I personally don’t think this bill will pass this summer – it seems too much, too soon in terms of the sea change it seeks to produce in the very structure of the state – but it’s a knife at the throat of the Supreme Court as it comes to consider petitions against the boycott bill. Yossi wrote yesterday the Left should stop petitioning the Court against rightist legislation, among other reasons beacuse it helps the right-wing build up the momentum for an anti-judicial coup. I would argue the Court is already so terrified it probably won’t strike down the boycott bill regardless, or arrive at a compromise version. The Court has been so cautious in recent years it seems it’s saving itself for some last stand, some Masada moment – which, just like the original, will end up proving too little, too late.

Update: Minister Dan Meridor blasted the bill in an interview to Walla, saying there was “no chance the bill will pass under this government,” and describing it as posing a serious danger to democracy. Education Minister Gideon Saar also described the bill as “dangerous.”

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    1. David

      As awful as this new development is, it does have a silver lining. The demise of the Apartheid state seems to be proceeding at an accelerated clip, powered only by its own evil inclinations.

      Reply to Comment
    2. Ben Israel

      Any time the Right attempts to crack a body or an organization that the Left has packed with their own cronies, it is called “politicization” or “fascism” or whatever. That is because the traditional Left in Israel views Israel as its personal property and, going even further, some of them even hold that Israel has a “right to exist” ONLY if the Left is in power.
      What’s wrong with the Knesset having a major voice in who sits on the Supreme Court? In the US, the President nominates the candidates and the Senate has the right to approve them or turn them down. Both the President and Senate face election by the voters. This idea that the voters are too stupid to be allowed to have their elected representatives make legislation and appoint members of state bodies is grossly undemocratic.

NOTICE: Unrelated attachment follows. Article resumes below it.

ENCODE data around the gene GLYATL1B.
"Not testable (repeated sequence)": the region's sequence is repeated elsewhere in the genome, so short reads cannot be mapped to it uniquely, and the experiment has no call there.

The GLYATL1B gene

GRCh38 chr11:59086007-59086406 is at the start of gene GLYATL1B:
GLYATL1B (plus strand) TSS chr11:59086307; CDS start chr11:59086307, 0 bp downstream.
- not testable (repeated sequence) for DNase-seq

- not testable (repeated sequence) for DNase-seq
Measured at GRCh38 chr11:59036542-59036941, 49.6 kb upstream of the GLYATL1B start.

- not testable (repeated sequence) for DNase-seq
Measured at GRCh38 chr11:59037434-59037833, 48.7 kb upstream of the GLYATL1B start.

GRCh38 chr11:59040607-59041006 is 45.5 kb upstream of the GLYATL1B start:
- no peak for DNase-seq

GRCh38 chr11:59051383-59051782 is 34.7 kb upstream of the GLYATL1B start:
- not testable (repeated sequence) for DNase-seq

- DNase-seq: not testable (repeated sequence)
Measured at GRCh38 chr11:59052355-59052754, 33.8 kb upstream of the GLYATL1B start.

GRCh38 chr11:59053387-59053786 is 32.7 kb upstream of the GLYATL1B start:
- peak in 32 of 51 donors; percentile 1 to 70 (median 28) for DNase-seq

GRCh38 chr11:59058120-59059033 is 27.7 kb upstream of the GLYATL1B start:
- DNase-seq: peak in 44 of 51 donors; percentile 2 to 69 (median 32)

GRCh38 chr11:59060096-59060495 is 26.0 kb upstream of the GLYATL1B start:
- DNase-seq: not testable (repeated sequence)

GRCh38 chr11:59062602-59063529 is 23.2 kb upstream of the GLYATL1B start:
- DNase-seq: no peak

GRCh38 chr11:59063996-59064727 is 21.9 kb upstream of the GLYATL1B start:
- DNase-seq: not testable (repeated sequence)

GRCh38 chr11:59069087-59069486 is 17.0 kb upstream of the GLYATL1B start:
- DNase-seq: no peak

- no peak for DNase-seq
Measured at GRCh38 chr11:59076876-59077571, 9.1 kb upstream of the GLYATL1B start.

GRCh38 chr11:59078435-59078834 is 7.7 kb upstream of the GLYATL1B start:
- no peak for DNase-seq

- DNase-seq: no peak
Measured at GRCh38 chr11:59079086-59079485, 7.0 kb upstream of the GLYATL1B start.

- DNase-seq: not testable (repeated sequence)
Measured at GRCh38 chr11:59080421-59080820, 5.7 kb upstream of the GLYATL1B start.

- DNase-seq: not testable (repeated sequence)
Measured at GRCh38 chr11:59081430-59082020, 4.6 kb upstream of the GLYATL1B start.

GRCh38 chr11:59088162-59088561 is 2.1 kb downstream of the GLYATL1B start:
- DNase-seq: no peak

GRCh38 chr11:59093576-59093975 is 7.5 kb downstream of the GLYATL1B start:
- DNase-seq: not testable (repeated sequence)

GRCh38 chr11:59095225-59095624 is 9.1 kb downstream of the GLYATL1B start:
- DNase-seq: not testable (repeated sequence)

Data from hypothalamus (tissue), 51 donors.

Since 1977, the Likud and the Right have been the dominant force in the Knesset most of the time. This infuriates the Left, so it has been their policy to try to remove as much power as possible from the Knesset and put it into bodies that are chosen by an existing oligarchy which is usually dominated by the Left, seeing how they were the predominate political force in the county in its early years. Thus, we see the Supreme Court justices more or less picking their own successors, we see the Prime Minister and Cabinet losing the power to choose the Attorney-General which was also given to a “politically-correct” (i.e. Leftist) committee and other such anti-democratic tendencies.
      Obviously, there have to be safeguards, different branches of the governmemnt should not be in a position to dominate the others. The Supreme Court should not just be a lackey of the Knesset, but there has to accountability to the citizenry of the country.

      In many ways, the old political Left in Israel is like the Kemalist-Ataturk Establishment in Turkey. They also viewed the majority of the population as primitive and stupid and they did everything they could to make sure the population had its power neutralized. If finally blew up with Erdogan’s extremist Islamist party came to power and finally broke the power of the Kemalist Establishment which was corrupt and morally bankrupt. One non-democratic group is being replaced by another group whose committment to true democrachy is questionable. The Israeli Left should NOT let the situation ulcerate like that and force the Right into a feeling bitterness and alienation, but realize that there HAS to be a real democratization of the system in Israel and the average citizen made to feel he is being left out of the decision making. The true political Left would only benefit themselves if they would allow an opening up of the system to EVERYONE.

      Reply to Comment